The Pabst Steinmetz Foundation Arts & Wellness Innovation Awards build sustainable models for arts and wellness innovation across the Central Florida community and UCF campus. The two awards of $25,000 each are given annually to projects that are focused on interdisciplinary collaboration and sustainable, evidence-based community initiatives.

2022-23 Theme: No Place Like Home

Envision a world where communities can flourish and thrive through the intersection of arts and wellness. Shared experiences, access, and community engagement promote physical, mental and social wellbeing and strengthen our collective communities – the places we call home. Place and environment have long been prominent in arts and cultural production and studies have shown that poverty, socio-economic attainment, inequities in economic mobility and life expectancy are highly correlated with place. How can we expand and improve our sense of place and communities through the power of arts and wellness?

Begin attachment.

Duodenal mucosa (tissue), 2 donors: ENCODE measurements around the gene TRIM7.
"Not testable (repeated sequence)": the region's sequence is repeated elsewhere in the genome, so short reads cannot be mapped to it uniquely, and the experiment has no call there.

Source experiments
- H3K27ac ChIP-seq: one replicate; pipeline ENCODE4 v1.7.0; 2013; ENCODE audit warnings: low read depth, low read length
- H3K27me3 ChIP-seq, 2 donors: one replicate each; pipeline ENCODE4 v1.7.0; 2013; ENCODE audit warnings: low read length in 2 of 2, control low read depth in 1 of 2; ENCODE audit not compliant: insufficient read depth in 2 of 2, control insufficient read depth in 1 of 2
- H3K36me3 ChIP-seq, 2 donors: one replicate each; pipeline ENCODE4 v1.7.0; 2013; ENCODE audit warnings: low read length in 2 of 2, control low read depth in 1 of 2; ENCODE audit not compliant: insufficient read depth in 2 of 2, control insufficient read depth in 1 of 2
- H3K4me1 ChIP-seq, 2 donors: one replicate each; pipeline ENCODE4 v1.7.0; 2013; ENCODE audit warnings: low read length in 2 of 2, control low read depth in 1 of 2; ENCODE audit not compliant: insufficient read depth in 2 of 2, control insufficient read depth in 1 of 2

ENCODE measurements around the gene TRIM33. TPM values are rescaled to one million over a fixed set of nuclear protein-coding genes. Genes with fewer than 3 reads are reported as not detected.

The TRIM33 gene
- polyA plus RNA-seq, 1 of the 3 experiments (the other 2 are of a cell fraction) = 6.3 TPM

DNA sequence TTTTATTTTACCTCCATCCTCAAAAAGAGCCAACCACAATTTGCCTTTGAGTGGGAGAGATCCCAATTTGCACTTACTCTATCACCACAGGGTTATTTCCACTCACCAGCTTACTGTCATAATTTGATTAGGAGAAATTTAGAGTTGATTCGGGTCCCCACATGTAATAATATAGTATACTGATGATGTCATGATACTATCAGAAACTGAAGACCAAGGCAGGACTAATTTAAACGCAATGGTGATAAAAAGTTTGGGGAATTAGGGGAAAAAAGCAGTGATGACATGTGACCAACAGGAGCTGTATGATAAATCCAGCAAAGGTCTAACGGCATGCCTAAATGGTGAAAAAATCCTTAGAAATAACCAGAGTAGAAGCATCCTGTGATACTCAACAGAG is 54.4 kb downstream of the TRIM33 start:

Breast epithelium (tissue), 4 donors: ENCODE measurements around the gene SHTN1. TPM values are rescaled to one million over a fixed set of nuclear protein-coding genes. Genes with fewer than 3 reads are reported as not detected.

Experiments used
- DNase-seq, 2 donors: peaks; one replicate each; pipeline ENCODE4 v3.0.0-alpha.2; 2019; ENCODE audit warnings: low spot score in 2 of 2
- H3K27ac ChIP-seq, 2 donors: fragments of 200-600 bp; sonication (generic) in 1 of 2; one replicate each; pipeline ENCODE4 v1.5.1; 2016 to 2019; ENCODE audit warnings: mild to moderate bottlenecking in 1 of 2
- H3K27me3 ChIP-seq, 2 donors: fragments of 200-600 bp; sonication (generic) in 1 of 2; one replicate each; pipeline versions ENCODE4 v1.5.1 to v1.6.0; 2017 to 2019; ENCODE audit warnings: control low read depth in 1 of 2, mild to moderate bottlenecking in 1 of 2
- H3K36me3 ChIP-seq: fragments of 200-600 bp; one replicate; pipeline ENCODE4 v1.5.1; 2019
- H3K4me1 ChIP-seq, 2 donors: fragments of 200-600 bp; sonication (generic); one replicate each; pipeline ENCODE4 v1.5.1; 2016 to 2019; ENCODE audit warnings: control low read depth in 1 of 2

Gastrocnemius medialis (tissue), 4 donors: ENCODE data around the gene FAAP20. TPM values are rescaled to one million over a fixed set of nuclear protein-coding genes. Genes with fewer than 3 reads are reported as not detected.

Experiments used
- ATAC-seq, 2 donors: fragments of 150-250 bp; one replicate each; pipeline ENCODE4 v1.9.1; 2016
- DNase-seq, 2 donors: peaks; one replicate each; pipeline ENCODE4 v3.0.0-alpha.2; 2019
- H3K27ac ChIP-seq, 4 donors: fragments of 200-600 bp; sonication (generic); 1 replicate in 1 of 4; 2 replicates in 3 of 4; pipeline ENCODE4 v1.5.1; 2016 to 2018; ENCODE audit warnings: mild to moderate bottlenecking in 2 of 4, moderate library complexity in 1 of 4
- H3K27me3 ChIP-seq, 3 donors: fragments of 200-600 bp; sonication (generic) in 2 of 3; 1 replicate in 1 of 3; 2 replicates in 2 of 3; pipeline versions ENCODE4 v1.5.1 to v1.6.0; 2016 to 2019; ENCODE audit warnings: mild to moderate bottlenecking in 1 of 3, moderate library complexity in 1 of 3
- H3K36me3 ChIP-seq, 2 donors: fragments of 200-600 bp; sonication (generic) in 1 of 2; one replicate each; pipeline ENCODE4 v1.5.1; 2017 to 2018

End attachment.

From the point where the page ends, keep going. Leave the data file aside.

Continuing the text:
The 2022-23 Pabst Steinmetz Foundation Arts & Wellness Innovation Awards proposals should be focused on collaboration with organizations, diverse communities or populations to strengthen our sense of place through arts and wellness. In a society affected by a global pandemic, social and racial reckoning and divisive political rhetoric, the multidisciplinary approach of arts and wellness in our communities can enhance experiences to help heal our collective health, mind and body. Whether introducing a new initiative, a pivot in a new direction or advancing an existing program to grow community impact, proposals for this award should seek solutions to help our local, national and global communities heal.